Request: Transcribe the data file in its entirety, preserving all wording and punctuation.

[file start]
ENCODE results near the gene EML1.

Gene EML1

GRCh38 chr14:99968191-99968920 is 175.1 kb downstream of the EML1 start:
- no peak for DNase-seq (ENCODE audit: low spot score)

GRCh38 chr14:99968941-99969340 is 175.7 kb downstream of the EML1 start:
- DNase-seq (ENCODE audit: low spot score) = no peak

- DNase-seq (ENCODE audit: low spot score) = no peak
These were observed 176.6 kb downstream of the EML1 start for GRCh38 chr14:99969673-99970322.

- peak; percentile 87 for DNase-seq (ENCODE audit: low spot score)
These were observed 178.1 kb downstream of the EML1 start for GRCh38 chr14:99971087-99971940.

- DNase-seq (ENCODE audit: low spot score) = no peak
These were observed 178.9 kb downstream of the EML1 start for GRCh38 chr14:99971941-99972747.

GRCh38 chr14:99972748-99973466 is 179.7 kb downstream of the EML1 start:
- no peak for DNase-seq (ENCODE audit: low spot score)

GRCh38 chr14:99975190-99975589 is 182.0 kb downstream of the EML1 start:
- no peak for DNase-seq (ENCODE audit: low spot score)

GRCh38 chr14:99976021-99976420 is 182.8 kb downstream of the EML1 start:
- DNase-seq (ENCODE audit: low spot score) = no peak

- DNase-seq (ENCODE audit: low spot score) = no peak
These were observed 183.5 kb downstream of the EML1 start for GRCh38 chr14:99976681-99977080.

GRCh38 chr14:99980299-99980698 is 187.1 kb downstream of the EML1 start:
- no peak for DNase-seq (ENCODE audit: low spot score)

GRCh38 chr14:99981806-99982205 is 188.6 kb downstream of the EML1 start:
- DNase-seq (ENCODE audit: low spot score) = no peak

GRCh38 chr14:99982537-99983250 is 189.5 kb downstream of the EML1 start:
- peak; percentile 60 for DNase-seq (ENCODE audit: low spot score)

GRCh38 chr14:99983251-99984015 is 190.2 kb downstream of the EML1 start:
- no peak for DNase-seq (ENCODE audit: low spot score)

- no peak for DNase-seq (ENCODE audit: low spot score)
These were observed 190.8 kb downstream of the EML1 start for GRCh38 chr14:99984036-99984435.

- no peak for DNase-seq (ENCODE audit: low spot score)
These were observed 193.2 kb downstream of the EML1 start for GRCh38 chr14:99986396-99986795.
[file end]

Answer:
ENCODE results near the gene EML1.

Gene EML1

GRCh38 chr14:99968191-99968920 is 175.1 kb downstream of the EML1 start:
- no peak for DNase-seq (ENCODE audit: low spot score)

GRCh38 chr14:99968941-99969340 is 175.7 kb downstream of the EML1 start:
- DNase-seq (ENCODE audit: low spot score) = no peak

- DNase-seq (ENCODE audit: low spot score) = no peak
These were observed 176.6 kb downstream of the EML1 start for GRCh38 chr14:99969673-99970322.

- peak; percentile 87 for DNase-seq (ENCODE audit: low spot score)
These were observed 178.1 kb downstream of the EML1 start for GRCh38 chr14:99971087-99971940.

- DNase-seq (ENCODE audit: low spot score) = no peak
These were observed 178.9 kb downstream of the EML1 start for GRCh38 chr14:99971941-99972747.

GRCh38 chr14:99972748-99973466 is 179.7 kb downstream of the EML1 start:
- no peak for DNase-seq (ENCODE audit: low spot score)

GRCh38 chr14:99975190-99975589 is 182.0 kb downstream of the EML1 start:
- no peak for DNase-seq (ENCODE audit: low spot score)

GRCh38 chr14:99976021-99976420 is 182.8 kb downstream of the EML1 start:
- DNase-seq (ENCODE audit: low spot score) = no peak

- DNase-seq (ENCODE audit: low spot score) = no peak
These were observed 183.5 kb downstream of the EML1 start for GRCh38 chr14:99976681-99977080.

GRCh38 chr14:99980299-99980698 is 187.1 kb downstream of the EML1 start:
- no peak for DNase-seq (ENCODE audit: low spot score)

GRCh38 chr14:99981806-99982205 is 188.6 kb downstream of the EML1 start:
- DNase-seq (ENCODE audit: low spot score) = no peak

GRCh38 chr14:99982537-99983250 is 189.5 kb downstream of the EML1 start:
- peak; percentile 60 for DNase-seq (ENCODE audit: low spot score)

GRCh38 chr14:99983251-99984015 is 190.2 kb downstream of the EML1 start:
- no peak for DNase-seq (ENCODE audit: low spot score)

- no peak for DNase-seq (ENCODE audit: low spot score)
These were observed 190.8 kb downstream of the EML1 start for GRCh38 chr14:99984036-99984435.

- no peak for DNase-seq (ENCODE audit: low spot score)
These were observed 193.2 kb downstream of the EML1 start for GRCh38 chr14:99986396-99986795.